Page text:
Your company, like every company, has flaws. There isn’t anything new there – it can even be healthy. But you are feeling that YOUR company really has some growing up to do.
Innovation isn’t happening. People don’t trust each other. Communication between management and employees is stale. Coordination between silos is almost non-existant. Old processes are being followed to your detriment. Employees are working to check the box, not because they have a passion for what they do. Fear is driving employee behavior.
Here is the danger: Too often we don’t realize that we are in a slump. We might see the difficulties, but not realize how bad it is until something jolts us awake. Then we suddenly say, “Wow. How did we get this far off the path?!”
This happened to me this week. I went to one management team meeting where they all agreed, “We need to be more collaborative. We aren’t doing a very good job of that right now.” This was the consensus and it was obvious that they believed it.
The next meeting I went to was lead by a different member of the management team with his employees. In it he unnecessarily clamped down control on his employees. When asked why the action was being taken, the answer was hollow, fake and disingenuous. And the employees felt it and knew it. They walked out of the meeting feeling beat up.
For me the two extremes gave me a jolt and helped me realize just what the problem was: They say they want it (collaboration, innovation, openness, transparency, accountability) but they are not willing to change the way they work to match it.
What can be done?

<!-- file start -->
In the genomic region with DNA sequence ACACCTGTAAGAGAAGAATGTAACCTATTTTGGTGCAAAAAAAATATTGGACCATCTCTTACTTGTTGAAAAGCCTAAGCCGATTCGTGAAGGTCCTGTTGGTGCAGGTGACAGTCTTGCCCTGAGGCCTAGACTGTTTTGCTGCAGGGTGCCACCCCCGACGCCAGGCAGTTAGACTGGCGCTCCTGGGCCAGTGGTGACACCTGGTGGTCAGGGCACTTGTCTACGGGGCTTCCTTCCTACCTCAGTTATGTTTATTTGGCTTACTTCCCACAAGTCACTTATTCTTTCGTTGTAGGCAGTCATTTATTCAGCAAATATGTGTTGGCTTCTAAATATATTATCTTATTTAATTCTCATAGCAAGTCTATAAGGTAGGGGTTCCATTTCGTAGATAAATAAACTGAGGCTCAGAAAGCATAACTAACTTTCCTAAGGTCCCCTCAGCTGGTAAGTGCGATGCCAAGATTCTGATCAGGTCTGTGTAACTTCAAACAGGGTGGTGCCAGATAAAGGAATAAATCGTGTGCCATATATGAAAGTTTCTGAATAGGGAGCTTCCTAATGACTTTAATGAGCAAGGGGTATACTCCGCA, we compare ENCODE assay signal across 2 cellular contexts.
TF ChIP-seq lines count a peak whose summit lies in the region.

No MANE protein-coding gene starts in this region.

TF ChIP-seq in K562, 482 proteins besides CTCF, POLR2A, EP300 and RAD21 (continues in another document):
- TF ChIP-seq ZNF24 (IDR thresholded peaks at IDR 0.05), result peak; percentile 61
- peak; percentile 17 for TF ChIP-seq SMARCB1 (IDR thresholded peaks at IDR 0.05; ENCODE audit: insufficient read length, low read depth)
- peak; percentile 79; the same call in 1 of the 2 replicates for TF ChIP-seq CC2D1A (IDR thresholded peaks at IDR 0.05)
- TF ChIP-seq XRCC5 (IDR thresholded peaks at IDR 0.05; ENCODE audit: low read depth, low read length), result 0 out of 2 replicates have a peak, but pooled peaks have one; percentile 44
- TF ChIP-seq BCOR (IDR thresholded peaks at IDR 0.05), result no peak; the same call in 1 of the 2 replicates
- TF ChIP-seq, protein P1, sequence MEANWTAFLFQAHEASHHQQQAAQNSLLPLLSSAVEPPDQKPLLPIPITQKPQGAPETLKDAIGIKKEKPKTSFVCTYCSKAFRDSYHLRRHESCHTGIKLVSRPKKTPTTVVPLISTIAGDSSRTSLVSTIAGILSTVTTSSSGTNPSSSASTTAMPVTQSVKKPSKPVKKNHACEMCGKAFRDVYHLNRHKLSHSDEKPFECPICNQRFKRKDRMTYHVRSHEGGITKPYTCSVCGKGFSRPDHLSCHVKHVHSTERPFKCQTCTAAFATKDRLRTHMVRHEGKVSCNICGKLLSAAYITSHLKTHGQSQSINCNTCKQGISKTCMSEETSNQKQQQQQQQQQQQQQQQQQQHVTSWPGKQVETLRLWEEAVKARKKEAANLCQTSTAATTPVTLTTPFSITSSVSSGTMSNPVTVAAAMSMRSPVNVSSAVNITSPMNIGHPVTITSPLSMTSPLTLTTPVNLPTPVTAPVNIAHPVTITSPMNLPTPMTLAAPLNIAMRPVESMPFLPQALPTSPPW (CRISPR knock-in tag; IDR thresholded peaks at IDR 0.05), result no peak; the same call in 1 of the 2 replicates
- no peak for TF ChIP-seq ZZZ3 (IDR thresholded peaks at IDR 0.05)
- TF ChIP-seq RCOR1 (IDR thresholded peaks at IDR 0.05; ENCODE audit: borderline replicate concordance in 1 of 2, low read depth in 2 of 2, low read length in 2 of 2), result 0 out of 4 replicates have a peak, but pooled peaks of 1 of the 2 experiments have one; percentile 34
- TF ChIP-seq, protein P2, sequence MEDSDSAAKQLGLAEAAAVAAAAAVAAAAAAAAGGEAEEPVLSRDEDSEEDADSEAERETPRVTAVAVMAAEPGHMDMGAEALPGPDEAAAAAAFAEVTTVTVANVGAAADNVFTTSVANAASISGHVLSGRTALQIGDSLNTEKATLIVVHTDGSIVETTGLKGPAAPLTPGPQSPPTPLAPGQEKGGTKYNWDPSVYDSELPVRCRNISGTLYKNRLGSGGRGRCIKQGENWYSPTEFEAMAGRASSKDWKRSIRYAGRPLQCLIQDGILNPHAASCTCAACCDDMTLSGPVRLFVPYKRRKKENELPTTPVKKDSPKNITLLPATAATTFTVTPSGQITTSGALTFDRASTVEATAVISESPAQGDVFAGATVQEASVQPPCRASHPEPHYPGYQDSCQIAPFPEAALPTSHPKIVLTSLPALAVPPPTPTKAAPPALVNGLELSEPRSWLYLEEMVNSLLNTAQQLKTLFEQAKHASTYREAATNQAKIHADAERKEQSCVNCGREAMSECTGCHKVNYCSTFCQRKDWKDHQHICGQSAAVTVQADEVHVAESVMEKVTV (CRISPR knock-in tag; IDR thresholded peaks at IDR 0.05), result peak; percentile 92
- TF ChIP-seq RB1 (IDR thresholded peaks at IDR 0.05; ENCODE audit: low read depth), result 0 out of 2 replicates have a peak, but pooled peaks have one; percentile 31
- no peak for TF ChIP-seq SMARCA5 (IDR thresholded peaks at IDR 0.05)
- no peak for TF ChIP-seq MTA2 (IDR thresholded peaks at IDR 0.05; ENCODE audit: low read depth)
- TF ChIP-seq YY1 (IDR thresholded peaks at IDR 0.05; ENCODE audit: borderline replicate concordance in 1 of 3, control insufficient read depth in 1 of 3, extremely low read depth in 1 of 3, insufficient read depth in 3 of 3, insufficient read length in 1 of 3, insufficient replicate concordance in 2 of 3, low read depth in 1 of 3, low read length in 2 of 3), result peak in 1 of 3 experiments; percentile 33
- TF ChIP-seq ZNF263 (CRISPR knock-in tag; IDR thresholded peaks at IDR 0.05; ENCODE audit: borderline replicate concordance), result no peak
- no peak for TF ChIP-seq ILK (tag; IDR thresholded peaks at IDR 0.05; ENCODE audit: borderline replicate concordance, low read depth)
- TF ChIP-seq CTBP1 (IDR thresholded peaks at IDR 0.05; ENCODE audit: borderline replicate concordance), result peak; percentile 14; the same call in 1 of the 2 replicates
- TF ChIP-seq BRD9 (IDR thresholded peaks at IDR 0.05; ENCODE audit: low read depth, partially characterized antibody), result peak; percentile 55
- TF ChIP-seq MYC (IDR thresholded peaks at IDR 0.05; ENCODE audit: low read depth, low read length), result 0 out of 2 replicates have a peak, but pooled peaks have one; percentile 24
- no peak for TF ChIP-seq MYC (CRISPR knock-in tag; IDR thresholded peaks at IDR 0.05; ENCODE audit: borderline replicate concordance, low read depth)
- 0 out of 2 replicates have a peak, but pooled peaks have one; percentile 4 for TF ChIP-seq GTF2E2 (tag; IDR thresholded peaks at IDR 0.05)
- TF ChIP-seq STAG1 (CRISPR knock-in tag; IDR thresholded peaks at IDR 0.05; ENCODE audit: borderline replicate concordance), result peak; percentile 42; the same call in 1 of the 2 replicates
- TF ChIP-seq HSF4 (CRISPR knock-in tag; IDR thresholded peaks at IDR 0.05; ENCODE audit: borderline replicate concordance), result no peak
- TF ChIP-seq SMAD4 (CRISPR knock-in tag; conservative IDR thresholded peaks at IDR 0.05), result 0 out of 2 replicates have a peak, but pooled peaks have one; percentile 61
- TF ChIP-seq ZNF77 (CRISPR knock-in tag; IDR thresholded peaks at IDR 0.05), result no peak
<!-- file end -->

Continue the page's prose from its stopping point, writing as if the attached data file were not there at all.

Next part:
With much of human behavior, sometimes the best thing to do is to give a shock to the system. Something that will be radical enough, sticky enough that it helps wake up people from their slumber.
Over the last six months or so I was involved in the Management 2.0 Hackathon.
The Management 2.0 Hackathon was designed to deeply explore a simple idea: How can we apply the principles of the Web—which is already adaptable, innovative, and inspiring—and use them to reinvent management for the future?
I was a part of a team that put together a “management hack.” These hacks, when employed, give us that jolt that we sometimes need.
Now here is the beautiful part of the whole thing.
Some of the hacks must take management to implement. Some don’t. Some can be done on the down-low by employees and create real change.
The Management 2.0 Hackathon report is required reading. It lists the best hacks and gives links to them for more details.
…is to pick a hack and implement it. If nothing else, as an experiment. But always with the intent to learn and create a culture of openness, of trust.